Don’t Sanitize Kashmir’s History

Don’t Sanitize Kashmir’s History

Education Minister, Naeem Akhtar has said that the government would consider including more information in school history textbooks about the steps taken by Dogra rulers for welfare and overall development of the state. Akhtar added that , ‘updating education curriculum is a continuous process and the education department will recommend introduction of chapters in history books about Dogra rulers’ contribution towards making education compulsory and development of horticulture, floriculture and augmentation of irrigation network’. There could be two reasons to institute and incorporate these elements of Dogra rule into Jammu and Kashmir’s educational curriculum. Both being political in nature are interlinked. One is populism and pandering. Akktar might be connecting his party to the people of Jammu through the idiom of populism and pandering to their wishes. In this sense, the aim appears to be party political and reap political dividends from this. However, there might be other reasons at work too. A charitable explanation lends itself to the conclusion that Akhtar might be sanitizing the history of Jammu and Kashmir and rendering it more neutral in the process. Whatever be the motivating premise for the potential and putative step, tinkering with the history of the state and sanitizing Dogra rule is imprudent. Kashmir’s history bears witness to the fact that Kashmiri political consciousness was altered from false consciousness to political activism and nascent nationalism by rising against the autocratic rule of Dogra princes who, for all practical purposes held Kashmir as a fief. Sanitizing this rule amounts to whitewashing this aspect of Kashmir’s history. Moreover, there was an element of viciousness and arbitrariness to Dogra rule over Kashmir: the nature of taxation was predatory, justice was arbitrary and the political economy of the state was structured around land. That is, land grants were made to a tiny elite of Kashmir in an instance of ‘indirect rule over Kashmir. This class of people ruthlessly exploited the underclass of Kashmir which , during this time, constituted the major section of Kashmiri society. What Akhtar proposes to introduce in the putative curriculum may have been done by the Dogra rulers but it appears to have been in the nature of rendering their rule palatable to the hapless subjects of Kashmir. Inserting these elements into the state’s curriculum is then wrong. Education is essentially about human development, critical thinking and personality development- collective and individual. Foisting a political and politicized agenda onto education by sanitizing aspects of it amounts to a dumbing and numbing down of young minds. This is not to say that the denizens of the respective divisions – Jammu and Kashmir- should not know about each other’s history. They should and they must but this exercise must be informed by truth and critical reflections of the past- the kind that allows to gain a healthy perspective on each other in a bold and beautiful idiom.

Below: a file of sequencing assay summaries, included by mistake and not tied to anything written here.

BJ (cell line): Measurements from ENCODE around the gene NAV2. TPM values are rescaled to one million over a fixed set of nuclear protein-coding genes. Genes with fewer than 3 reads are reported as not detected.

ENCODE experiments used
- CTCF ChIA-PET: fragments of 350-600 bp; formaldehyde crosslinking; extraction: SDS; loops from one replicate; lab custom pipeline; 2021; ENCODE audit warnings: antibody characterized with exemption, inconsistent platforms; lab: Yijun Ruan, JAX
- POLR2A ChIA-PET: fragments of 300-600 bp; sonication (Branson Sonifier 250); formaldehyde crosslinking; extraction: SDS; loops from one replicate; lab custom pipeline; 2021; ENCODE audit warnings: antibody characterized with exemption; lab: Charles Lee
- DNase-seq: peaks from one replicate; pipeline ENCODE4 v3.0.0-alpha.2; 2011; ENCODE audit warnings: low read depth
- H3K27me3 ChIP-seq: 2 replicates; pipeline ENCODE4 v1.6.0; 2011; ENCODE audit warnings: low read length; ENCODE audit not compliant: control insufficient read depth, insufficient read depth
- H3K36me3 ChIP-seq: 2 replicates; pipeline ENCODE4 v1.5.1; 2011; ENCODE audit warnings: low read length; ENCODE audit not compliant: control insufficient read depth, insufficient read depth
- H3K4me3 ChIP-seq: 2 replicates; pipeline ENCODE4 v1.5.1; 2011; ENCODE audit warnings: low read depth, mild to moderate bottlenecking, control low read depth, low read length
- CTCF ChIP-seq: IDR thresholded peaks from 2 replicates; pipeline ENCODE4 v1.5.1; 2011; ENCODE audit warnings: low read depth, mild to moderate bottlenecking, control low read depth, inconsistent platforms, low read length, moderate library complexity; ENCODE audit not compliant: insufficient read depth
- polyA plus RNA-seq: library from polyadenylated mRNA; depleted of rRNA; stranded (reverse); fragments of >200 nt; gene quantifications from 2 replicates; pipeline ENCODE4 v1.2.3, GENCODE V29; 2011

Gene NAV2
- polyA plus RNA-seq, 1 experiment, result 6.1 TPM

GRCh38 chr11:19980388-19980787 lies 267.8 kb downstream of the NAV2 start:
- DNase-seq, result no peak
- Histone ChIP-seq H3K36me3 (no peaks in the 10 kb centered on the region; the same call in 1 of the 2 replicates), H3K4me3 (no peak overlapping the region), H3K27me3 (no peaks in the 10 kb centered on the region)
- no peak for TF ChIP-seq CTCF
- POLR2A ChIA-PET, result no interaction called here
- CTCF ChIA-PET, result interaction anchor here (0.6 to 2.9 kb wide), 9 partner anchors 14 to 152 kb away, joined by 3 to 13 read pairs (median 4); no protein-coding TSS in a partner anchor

2 Responses to "Don’t Sanitize Kashmir’s History"

  1. SKChadha   January 20, 2017 at 8:25 am

    Ha .. ha .. ha ……. The suggestion is to deny the new generation from knowing the historical facts about over 100 years of Dogra Rule in Kashmir? What kind of history we are suggesting for the Kashmiri Youth? Enough damage has already been done to disorient the youth of valley.

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  2. G. Din   January 24, 2017 at 9:27 pm

    You have opined on the proposal to ” recommend introduction of chapters in history books about Dogra rulers’ contribution towards making education compulsory and development of horticulture, floriculture and augmentation of irrigation network’. ”
    Apparently you cannot deny that Dogra rule is a part of Kashmir’s history and as such the only thing you need to do is to examine the authenticity of what is sought to be included. If they are authentic, you are duty-bound to include them in the history books. You have no call to seek the “reasons” for their inclusion and then to reject that inclusion as you seem to be suggesting based on your purely subjective “reasons”. Dogras of Kashmir were no different from the rulers of other states and they must be judged with that context as the backdrop. You have no right to apply today’s standards to how they ruled. They were the sovereigns and as such exercised their rights as sovereigns do.

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